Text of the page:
The outer jacket protects the internal wiring of the cable. Unless you are installing cables outside, it is unlikely you will need a heavy-duty jacket. The most common material used is polyurethane, as it protects against moisture, heat, cold, and damage.

Video Cable Types Compatibility

When you connect different devices, you need to know that the cables you are using are compatible.

Computer Monitors

The compatibility of your cable can vary from make to model. Most computers use VGA cables, but this is not always the norm. As technology advances, so does the standard equipment, and that includes cables.

You might also want to connect a second or third monitor, so choosing the right cable is crucial. Some companies are offering wireless connection options for their monitors, removing the need for a cable. You just need a WiFi connection.  

PCs have standard video ports that support cables like:

  • RCA
  • VGA
  • DMS59
  • DVI (most types)
  • DisplayPort (including mini)
  • HDMI (all types)

Video Game Systems

Playstations use AV multi-connectors, which is a Sony-specific cable, but other game consoles have their own set of cord requirements, removing the ability to mix and match.

Here are some cable types and the consoles they are compatible with:

  • Playstation: AV Multi
  • Xbox 360: HDMI, VGA, HD, and AV
  • Nintendo Switch: Type C HDMI
  • Nintendo Wii: AV Multi

Television

The most widely used connector for TVs today is the HDMI cable. That said, it depends on your TV’s age. You might find a coaxial connector on the back. Modern TVs also cater for component video cables with the three color-coded jacks.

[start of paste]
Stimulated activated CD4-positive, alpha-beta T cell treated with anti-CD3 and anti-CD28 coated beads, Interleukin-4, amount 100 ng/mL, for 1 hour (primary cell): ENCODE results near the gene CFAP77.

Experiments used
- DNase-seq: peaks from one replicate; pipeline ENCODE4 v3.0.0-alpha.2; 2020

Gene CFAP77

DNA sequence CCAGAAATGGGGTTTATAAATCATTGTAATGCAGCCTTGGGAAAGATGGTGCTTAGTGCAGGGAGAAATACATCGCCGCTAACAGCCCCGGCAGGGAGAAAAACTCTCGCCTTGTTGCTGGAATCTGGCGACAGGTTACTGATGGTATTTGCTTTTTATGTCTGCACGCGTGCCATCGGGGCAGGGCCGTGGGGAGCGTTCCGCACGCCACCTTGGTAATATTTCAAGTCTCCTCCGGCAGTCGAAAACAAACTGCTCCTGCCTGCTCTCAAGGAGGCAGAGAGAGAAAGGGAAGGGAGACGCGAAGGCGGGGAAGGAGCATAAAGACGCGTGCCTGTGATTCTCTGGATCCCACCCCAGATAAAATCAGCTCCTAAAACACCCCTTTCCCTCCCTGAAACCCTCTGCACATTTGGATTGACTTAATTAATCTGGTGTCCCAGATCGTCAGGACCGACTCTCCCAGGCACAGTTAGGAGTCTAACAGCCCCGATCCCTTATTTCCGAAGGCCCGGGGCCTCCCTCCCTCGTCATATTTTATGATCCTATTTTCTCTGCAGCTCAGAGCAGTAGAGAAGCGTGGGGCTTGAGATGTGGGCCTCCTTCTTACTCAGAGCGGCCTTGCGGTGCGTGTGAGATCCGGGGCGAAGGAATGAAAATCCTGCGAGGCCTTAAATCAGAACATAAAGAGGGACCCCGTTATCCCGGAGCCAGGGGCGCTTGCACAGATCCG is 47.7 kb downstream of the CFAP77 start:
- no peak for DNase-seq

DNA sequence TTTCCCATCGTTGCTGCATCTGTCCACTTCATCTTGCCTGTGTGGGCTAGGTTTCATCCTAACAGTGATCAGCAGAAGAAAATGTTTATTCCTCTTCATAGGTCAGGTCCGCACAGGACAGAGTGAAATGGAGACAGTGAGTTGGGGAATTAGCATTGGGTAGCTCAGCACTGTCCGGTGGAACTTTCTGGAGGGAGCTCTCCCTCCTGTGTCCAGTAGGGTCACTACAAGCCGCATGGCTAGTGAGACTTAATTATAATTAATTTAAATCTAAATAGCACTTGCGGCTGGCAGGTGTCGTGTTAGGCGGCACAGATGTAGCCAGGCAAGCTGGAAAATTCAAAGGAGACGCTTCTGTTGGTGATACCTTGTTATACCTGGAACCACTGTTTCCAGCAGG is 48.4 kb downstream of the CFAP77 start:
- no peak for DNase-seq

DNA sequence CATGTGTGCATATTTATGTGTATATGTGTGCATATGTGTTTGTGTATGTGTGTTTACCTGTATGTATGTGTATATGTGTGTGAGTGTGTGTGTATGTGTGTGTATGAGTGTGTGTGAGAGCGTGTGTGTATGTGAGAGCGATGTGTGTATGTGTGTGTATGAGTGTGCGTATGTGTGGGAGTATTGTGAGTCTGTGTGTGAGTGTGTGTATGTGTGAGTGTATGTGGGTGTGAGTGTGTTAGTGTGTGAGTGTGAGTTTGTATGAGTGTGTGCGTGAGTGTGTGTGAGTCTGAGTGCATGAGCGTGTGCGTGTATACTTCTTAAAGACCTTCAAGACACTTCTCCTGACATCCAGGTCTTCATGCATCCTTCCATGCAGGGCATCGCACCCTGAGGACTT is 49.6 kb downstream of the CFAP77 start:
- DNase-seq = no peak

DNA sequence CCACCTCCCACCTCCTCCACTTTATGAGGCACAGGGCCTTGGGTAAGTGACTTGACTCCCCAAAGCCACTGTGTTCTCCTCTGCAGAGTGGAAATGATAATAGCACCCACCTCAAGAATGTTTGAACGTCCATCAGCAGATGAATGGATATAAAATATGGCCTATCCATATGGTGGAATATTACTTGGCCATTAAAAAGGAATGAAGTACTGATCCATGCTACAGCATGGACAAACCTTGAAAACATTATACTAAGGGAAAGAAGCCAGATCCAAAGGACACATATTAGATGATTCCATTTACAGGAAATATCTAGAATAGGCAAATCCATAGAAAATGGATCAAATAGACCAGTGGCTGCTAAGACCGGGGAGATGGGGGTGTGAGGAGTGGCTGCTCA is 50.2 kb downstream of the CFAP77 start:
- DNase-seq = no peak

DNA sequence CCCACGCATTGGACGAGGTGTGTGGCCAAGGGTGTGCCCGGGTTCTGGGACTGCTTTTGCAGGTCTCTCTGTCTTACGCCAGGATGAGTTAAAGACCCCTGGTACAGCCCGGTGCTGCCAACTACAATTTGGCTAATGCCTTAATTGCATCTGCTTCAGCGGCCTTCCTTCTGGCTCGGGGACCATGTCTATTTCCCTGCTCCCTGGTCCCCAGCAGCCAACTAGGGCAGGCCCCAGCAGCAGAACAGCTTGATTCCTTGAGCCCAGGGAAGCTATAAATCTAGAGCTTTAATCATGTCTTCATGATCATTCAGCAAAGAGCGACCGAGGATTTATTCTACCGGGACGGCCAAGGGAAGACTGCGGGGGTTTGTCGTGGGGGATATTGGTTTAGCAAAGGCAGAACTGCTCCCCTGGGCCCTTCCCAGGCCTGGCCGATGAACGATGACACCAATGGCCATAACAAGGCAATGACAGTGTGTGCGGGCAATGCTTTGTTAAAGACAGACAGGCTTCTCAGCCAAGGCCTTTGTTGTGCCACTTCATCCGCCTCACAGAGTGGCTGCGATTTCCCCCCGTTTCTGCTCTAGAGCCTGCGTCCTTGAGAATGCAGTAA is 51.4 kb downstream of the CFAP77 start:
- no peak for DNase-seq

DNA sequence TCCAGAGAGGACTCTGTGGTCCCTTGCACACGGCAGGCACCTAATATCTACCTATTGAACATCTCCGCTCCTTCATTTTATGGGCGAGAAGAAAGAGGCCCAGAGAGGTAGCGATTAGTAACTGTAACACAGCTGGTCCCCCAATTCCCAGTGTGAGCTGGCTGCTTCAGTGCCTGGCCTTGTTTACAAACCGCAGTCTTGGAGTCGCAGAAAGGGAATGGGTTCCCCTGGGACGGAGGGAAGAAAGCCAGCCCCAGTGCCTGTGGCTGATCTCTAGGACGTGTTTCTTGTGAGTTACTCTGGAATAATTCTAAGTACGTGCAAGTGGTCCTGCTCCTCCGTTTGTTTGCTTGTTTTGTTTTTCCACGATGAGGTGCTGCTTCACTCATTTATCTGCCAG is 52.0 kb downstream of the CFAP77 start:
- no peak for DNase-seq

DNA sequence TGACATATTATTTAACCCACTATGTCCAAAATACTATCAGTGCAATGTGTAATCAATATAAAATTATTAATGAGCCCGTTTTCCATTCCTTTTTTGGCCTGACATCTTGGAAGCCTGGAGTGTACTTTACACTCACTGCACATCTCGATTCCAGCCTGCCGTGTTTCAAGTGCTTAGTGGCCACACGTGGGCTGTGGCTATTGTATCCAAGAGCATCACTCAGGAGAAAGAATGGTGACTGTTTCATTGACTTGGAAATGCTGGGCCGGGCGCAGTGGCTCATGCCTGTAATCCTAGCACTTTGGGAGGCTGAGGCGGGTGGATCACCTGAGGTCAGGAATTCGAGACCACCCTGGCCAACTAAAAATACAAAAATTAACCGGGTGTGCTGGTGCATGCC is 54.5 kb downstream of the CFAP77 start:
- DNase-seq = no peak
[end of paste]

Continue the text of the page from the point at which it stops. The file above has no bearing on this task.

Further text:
Apart from HDMI, televisions typically use four other connectors: component video, coaxial, composite, and S-video.

If your TV is an older model, don’t panic because you can buy adaptors that convert outdated cables so you can plug them into a HDMI port.

Smartphones

HDMI cables are the simplest way to connect your smartphone to a TV or monitor because they transmit video and audio simultaneously. You can also pair using a wireless cast to your TV screen, although an HDMI cable is easier and more efficient.

You can also buy adaptors that connect HDMI cables to your smartphone, which then plug into the back of your TV. Android phones often use mini-HDMI cables, but make sure you have a standard HDMI connector on the end that links to the television.

Where to Buy Video Cables        

You can buy video cables easily online. There are many different mainstream sellers on the internet selling affordable cables and connectors. Here are a few you should check out:

Conclusion

Technology moves so fast these days. What is current today is old news tomorrow. This includes the humble cables that you connect to your device. There are many cables created by manufacturers for exclusive use with their products only.

However, this is only half the story because as technology progresses, it moves away from proprietary connectors in favor of standardization.

And thanks to adaptors that convert one type of cable so that it works with your TV, games console, computer, and smartphone, you no longer have to consign your equipment to the trash.

Please get to know your cables and what they do, to ensure you get the best all-round performance from your electronic equipment.